The government has intimated that they will soften their stance on the announcement in March 2017 regarding how large personal injury claims are calculated.
Back in March, large claim calculations had a provision built in that there would be no investment return on lump sum payments and infact the settlement would reduce by 0.75% each year – this made a huge impact to the actual settlement insurers had to fund.
Find out more here.
The new rate is likely to fall within the range of 0% to 1% (based on current market conditions) rather than -0.75% so it is a significant movement.
However, nothing has been confirmed at the present moment in time so any claim calculations will still have to use the new calculation method that caused such unrest across the market earlier this year.
There are three key changes
1. The Ogden rate will be based on “low risk” rather than “very low risk” investments
Insurers are likely to welcome this important change of principle. This better reflects how claimants have actually been investing their compensation awards.
2. More regular review of the Ogden rate, at least every three years
A system of regular review will hopefully help with forward planning. However, a lot depends on whether the rate will be linked to market indicators, allowing movements to be partially foreseen and potentially hedged with an effective investment strategy. If instead there is still a strong political element to the decision, things will be far less predictable.
3. Introduction of an expert panel to help the Lord Chancellor in reviewing the Ogden rate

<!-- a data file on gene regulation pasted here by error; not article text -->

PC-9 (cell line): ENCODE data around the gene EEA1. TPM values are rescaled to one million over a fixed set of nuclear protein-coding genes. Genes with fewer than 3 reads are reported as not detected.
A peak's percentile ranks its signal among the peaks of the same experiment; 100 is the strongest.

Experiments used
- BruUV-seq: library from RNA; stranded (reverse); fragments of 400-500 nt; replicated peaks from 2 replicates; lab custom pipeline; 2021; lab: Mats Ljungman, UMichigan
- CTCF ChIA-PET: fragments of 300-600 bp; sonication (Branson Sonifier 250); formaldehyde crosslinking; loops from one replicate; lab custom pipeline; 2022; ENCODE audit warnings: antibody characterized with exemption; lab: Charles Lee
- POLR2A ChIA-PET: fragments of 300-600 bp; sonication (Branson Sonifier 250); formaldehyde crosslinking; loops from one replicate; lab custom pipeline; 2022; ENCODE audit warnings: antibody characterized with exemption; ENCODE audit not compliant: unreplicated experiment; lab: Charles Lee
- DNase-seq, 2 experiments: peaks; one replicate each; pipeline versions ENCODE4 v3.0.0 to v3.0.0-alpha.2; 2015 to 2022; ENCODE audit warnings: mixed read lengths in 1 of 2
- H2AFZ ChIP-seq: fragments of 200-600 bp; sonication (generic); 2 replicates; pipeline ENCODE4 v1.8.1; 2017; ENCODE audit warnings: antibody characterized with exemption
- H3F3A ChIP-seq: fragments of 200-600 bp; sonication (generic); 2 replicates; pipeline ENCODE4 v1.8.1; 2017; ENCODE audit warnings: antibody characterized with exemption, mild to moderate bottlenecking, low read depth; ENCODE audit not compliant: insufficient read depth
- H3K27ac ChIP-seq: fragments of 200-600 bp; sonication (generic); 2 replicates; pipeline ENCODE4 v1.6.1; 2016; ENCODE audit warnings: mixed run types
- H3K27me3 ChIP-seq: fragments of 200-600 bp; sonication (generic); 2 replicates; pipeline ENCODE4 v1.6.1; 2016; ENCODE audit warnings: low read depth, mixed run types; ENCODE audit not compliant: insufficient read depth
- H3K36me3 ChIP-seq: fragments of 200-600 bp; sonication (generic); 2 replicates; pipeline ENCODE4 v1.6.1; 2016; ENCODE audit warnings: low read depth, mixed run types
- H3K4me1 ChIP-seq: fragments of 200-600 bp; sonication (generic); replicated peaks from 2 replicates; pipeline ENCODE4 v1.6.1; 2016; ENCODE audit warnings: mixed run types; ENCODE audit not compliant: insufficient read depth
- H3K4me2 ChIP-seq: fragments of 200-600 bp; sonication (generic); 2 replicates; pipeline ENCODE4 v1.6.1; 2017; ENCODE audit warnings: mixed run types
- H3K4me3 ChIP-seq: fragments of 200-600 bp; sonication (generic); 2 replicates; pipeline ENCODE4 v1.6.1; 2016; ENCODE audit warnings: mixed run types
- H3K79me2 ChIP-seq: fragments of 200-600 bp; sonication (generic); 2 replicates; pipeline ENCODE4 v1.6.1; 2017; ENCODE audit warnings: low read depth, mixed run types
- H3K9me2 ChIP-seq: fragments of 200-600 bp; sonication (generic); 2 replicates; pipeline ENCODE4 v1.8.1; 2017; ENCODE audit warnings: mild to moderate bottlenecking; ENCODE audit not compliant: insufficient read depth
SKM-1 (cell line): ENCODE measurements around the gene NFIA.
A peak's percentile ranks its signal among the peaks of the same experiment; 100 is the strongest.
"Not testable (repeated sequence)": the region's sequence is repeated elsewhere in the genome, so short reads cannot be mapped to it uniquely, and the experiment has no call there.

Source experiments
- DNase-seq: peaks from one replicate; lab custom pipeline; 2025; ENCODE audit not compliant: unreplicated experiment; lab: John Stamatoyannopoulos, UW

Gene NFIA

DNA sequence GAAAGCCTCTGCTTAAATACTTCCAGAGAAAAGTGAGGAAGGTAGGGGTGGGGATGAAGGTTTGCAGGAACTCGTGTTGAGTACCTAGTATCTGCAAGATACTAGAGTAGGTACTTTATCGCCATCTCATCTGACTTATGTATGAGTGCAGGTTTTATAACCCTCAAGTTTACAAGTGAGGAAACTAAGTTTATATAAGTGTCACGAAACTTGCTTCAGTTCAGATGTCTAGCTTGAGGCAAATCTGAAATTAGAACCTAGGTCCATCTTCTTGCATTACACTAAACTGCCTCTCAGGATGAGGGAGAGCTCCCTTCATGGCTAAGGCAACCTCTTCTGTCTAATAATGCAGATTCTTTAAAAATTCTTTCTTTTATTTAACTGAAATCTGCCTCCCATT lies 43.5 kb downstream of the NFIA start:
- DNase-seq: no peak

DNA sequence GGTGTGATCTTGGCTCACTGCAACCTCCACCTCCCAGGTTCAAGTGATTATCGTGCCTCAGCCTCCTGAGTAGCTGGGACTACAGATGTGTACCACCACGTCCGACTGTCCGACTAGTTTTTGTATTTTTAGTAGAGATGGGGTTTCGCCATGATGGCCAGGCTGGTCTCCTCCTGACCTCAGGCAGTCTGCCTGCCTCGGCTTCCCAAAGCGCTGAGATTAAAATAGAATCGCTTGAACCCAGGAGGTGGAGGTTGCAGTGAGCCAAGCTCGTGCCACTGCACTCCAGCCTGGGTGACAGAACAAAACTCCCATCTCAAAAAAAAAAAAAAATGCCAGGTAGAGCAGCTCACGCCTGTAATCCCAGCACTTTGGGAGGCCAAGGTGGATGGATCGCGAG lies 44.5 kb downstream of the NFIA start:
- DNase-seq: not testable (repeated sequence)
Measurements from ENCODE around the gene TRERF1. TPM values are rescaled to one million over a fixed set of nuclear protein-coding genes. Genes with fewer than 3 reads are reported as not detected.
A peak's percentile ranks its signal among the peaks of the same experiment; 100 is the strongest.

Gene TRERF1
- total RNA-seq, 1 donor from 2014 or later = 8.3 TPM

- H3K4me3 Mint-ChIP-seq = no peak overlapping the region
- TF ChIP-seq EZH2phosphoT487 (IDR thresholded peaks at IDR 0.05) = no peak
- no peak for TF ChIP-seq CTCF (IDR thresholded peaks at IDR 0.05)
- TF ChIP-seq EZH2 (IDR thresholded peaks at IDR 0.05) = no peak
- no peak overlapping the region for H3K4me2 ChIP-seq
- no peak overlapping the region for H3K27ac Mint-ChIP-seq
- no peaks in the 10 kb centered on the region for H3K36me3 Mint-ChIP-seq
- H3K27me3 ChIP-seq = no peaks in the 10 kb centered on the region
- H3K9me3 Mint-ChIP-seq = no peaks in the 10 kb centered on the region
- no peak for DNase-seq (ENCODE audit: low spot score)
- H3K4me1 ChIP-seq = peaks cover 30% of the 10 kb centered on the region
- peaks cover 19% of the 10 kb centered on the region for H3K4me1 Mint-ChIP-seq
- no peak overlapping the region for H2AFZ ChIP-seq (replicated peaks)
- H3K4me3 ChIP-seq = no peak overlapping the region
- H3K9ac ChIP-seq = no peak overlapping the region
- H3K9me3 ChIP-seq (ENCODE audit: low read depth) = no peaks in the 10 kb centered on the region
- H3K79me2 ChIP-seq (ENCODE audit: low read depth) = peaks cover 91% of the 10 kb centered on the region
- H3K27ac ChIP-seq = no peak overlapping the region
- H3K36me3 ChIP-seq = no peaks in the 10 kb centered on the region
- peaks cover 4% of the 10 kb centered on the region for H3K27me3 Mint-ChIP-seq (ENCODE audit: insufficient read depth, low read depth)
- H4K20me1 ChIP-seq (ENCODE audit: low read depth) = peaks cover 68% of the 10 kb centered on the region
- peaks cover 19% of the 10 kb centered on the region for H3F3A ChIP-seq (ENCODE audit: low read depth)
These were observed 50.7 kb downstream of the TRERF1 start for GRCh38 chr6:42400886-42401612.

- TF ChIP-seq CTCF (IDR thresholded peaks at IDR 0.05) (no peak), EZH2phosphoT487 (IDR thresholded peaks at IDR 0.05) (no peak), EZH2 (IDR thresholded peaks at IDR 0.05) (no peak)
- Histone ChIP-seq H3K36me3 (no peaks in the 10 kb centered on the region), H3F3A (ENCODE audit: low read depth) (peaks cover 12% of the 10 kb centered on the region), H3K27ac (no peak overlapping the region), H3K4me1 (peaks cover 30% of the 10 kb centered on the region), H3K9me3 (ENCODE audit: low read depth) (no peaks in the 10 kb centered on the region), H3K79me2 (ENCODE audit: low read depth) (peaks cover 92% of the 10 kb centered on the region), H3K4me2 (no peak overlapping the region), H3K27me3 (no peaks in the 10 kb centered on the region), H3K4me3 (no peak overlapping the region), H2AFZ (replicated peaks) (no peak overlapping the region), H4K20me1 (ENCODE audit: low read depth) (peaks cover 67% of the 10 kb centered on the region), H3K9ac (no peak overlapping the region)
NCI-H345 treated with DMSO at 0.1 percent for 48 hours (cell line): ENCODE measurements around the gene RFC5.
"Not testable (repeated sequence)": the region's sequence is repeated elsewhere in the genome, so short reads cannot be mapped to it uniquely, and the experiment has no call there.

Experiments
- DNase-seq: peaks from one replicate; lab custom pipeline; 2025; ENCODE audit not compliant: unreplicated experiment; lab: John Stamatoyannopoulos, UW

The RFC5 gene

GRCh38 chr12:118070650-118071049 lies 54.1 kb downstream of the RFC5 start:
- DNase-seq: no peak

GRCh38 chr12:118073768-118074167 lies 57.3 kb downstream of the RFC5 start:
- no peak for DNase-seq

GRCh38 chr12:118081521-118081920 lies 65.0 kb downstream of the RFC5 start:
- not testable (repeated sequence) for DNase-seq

Insurers will want to know who will be represented on this panel and what its remit will be. Will it focus purely on economic factors or also cover policy issues? And will its findings be made public, providing greater clarity, or will they be for ministers’ eyes only?
Insurers will be considering whether to take confidence from the recent announcement and make pre-emptive rate reductions, stealing a march on the competition. They will want to balance this against the remaining uncertainties. A 1% rate would be largely in line with how large claims are settling currently (notwithstanding the official -0.75% rate). But a 0% rate would represent an genuine increase in claims costs.
We prepared a guidance note earlier in the year that you can download here. We will update this if the new claims calculations methods come into force – until then, nothing has changed and you should consider your present limits of liability that you purchase.
To find out more on the subject or how we can help you please contact one of our consultants on 01245 449 061